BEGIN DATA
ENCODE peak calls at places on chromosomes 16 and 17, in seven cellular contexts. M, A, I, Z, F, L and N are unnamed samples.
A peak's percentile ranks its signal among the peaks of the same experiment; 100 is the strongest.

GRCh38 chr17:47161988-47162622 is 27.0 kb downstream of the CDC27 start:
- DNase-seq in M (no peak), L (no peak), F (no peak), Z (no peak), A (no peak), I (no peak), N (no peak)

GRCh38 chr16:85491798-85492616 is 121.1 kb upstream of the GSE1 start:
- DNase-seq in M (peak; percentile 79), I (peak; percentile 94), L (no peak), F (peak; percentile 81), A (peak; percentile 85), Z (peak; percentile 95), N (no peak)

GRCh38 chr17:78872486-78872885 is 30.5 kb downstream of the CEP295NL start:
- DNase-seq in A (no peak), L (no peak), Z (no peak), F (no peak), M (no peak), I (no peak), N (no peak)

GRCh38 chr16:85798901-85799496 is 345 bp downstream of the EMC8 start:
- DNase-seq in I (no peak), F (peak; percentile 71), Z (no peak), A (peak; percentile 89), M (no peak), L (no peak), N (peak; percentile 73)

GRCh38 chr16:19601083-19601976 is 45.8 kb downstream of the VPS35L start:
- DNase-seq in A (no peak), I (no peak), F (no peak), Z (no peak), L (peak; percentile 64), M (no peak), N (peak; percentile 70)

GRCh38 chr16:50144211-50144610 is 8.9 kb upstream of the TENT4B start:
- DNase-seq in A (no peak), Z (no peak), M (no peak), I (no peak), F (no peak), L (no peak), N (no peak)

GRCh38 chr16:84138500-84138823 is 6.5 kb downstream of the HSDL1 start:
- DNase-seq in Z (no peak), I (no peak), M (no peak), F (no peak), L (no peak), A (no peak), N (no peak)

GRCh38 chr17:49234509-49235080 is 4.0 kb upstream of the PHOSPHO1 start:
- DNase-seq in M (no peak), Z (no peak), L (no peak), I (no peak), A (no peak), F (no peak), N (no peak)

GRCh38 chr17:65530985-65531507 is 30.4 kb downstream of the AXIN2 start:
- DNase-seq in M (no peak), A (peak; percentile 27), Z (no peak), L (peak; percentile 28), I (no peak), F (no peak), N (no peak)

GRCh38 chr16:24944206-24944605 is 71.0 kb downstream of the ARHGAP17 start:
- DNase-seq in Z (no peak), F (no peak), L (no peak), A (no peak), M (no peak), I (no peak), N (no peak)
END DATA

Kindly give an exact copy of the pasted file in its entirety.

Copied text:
ENCODE peak calls at places on chromosomes 16 and 17, in seven cellular contexts. M, A, I, Z, F, L and N are unnamed samples.
A peak's percentile ranks its signal among the peaks of the same experiment; 100 is the strongest.

GRCh38 chr17:47161988-47162622 is 27.0 kb downstream of the CDC27 start:
- DNase-seq in M (no peak), L (no peak), F (no peak), Z (no peak), A (no peak), I (no peak), N (no peak)

GRCh38 chr16:85491798-85492616 is 121.1 kb upstream of the GSE1 start:
- DNase-seq in M (peak; percentile 79), I (peak; percentile 94), L (no peak), F (peak; percentile 81), A (peak; percentile 85), Z (peak; percentile 95), N (no peak)

GRCh38 chr17:78872486-78872885 is 30.5 kb downstream of the CEP295NL start:
- DNase-seq in A (no peak), L (no peak), Z (no peak), F (no peak), M (no peak), I (no peak), N (no peak)

GRCh38 chr16:85798901-85799496 is 345 bp downstream of the EMC8 start:
- DNase-seq in I (no peak), F (peak; percentile 71), Z (no peak), A (peak; percentile 89), M (no peak), L (no peak), N (peak; percentile 73)

GRCh38 chr16:19601083-19601976 is 45.8 kb downstream of the VPS35L start:
- DNase-seq in A (no peak), I (no peak), F (no peak), Z (no peak), L (peak; percentile 64), M (no peak), N (peak; percentile 70)

GRCh38 chr16:50144211-50144610 is 8.9 kb upstream of the TENT4B start:
- DNase-seq in A (no peak), Z (no peak), M (no peak), I (no peak), F (no peak), L (no peak), N (no peak)

GRCh38 chr16:84138500-84138823 is 6.5 kb downstream of the HSDL1 start:
- DNase-seq in Z (no peak), I (no peak), M (no peak), F (no peak), L (no peak), A (no peak), N (no peak)

GRCh38 chr17:49234509-49235080 is 4.0 kb upstream of the PHOSPHO1 start:
- DNase-seq in M (no peak), Z (no peak), L (no peak), I (no peak), A (no peak), F (no peak), N (no peak)

GRCh38 chr17:65530985-65531507 is 30.4 kb downstream of the AXIN2 start:
- DNase-seq in M (no peak), A (peak; percentile 27), Z (no peak), L (peak; percentile 28), I (no peak), F (no peak), N (no peak)

GRCh38 chr16:24944206-24944605 is 71.0 kb downstream of the ARHGAP17 start:
- DNase-seq in Z (no peak), F (no peak), L (no peak), A (no peak), M (no peak), I (no peak), N (no peak)